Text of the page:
Initial Results From Pluto Flyby Reveal Geological Activity

By Melissa Sevigny
Published: Thursday, October 22, 2015 - 4:37pm
Updated: Thursday, October 22, 2015 - 7:00pm
Audio icon Download mp3 (1.44 MB)
(Photo courtesy of NASA/JHUAPL/SwRI)
A view of Pluto.

The first formal results about Pluto from NASA’s New Horizons spacecraft appeared in the journal Science last week.

One of the most surprising discoveries for NASA scientists was Pluto’s glaciers. Slushy slabs of mostly nitrogen ice scrape craters off the landscape — creating the bright heart-shaped region photographed by the New Horizons spacecraft in July.

“That was really mind-boggling when we first saw those,” said Will Grundy, a planetary scientist at Lowell Observatory in Flagstaff and a co-investigator on the mission. “I guess these ices are doing their thing and they’re moving around on very short time scales.”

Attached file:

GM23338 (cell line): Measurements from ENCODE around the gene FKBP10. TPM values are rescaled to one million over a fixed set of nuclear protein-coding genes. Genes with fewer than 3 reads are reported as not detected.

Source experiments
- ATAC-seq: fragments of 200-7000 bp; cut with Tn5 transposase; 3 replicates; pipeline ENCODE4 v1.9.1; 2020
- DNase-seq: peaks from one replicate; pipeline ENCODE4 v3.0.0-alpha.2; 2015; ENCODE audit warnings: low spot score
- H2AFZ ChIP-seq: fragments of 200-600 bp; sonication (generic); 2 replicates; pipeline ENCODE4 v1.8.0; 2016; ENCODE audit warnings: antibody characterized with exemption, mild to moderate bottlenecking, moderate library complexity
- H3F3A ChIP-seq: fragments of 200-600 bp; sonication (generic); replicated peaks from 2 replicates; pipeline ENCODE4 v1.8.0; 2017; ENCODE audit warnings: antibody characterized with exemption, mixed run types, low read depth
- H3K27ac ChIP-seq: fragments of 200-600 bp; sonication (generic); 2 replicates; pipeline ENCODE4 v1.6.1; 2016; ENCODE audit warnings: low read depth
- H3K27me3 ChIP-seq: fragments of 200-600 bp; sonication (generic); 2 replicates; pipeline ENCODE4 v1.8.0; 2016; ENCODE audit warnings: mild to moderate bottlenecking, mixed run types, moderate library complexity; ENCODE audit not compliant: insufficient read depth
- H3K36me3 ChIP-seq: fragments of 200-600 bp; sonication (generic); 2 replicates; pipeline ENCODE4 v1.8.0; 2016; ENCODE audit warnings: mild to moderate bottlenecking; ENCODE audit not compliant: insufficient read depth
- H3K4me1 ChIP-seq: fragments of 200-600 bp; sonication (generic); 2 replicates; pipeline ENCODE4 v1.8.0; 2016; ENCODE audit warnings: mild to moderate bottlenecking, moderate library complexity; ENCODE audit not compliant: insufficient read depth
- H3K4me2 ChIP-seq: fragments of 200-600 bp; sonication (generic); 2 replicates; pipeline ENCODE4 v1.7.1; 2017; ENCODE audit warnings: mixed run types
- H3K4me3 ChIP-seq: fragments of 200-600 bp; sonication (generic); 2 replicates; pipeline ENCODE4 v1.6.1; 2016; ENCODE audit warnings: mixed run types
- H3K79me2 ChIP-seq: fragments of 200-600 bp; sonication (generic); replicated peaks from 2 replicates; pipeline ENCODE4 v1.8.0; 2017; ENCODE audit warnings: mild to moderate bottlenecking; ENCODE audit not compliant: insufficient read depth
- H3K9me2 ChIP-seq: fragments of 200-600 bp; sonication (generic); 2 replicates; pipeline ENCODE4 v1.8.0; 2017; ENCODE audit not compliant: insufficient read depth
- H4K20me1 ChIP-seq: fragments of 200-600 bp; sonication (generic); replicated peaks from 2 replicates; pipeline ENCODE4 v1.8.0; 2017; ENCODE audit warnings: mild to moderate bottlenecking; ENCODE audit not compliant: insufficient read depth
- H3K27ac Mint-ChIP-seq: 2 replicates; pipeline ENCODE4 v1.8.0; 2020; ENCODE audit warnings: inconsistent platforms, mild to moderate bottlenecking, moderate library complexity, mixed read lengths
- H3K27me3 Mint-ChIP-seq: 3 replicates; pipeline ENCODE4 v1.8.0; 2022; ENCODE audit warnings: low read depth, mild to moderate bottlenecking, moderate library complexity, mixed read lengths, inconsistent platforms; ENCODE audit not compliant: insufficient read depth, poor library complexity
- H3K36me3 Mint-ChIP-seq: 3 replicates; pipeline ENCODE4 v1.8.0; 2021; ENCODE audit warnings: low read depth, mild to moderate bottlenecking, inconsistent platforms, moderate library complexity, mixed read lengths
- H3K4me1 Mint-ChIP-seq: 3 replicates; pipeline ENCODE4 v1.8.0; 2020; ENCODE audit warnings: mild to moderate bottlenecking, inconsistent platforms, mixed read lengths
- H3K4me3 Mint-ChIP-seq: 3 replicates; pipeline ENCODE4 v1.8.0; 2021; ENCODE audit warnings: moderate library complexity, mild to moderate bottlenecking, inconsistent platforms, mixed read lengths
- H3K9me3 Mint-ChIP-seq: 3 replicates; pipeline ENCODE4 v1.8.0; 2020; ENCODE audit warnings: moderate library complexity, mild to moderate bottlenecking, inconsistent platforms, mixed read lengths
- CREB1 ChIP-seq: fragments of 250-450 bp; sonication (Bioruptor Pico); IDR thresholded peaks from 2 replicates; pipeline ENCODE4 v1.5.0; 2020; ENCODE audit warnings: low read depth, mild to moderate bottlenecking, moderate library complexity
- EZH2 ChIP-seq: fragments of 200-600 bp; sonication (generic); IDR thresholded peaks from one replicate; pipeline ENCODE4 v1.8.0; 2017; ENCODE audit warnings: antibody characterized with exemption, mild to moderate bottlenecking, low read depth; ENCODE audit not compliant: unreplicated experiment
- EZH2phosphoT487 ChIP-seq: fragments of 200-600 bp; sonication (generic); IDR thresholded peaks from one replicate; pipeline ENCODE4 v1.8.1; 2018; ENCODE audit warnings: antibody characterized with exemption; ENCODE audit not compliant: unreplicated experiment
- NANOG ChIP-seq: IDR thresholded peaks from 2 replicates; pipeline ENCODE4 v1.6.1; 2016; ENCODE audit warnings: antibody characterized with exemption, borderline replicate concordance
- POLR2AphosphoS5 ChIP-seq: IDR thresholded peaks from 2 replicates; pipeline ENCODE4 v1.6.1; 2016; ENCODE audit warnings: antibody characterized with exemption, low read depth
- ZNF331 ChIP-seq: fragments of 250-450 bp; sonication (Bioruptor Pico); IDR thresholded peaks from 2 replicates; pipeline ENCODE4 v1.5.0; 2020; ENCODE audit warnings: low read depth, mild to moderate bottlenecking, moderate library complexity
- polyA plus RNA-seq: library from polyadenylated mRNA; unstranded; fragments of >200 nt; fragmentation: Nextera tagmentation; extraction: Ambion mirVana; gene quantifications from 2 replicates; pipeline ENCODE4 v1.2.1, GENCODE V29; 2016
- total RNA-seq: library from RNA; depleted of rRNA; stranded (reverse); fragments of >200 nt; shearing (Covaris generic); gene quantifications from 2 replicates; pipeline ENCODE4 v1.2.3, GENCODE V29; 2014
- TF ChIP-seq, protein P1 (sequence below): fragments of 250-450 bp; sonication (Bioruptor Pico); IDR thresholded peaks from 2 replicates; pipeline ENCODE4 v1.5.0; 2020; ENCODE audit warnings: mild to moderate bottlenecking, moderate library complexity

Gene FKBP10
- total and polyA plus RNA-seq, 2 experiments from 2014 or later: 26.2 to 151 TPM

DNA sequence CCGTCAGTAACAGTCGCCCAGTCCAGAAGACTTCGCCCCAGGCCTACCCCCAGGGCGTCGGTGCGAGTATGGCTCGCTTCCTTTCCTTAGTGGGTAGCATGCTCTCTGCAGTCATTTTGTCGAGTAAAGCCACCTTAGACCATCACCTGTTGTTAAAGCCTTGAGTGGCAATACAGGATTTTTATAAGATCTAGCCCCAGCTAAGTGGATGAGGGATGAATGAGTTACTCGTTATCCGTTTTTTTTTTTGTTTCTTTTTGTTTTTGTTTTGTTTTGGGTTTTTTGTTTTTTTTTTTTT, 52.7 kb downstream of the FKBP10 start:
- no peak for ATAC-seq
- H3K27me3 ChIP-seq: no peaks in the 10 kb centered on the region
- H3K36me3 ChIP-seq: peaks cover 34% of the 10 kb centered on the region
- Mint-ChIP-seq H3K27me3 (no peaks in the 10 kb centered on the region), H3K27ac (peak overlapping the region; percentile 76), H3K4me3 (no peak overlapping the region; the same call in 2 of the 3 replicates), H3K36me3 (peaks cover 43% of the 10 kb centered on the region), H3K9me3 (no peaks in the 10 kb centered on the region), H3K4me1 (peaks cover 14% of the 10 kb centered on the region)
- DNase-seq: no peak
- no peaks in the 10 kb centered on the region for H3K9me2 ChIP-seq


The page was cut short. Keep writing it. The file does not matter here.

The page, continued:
MORE: How Our View Of Pluto Has Changed Since 1930

Grundy said it’s not clear how Pluto remains geologically active so long after its formation. It might be powered by an internal heat source that melts glaciers just enough to get them moving.

New Horizons also found rugged mountains rising from water-ice bedrock, and dark streaks possibly formed by wind.

The science team speculates that more worlds like Pluto might exist out in the Kuiper Belt. The spacecraft just fired its thrusters to set a course for a Kuiper Belt object.

RELATED: Amateur Astronomers Helping Map Kuiper Belt

If you like this story, Donate Now!

Like Arizona Science Desk on Facebook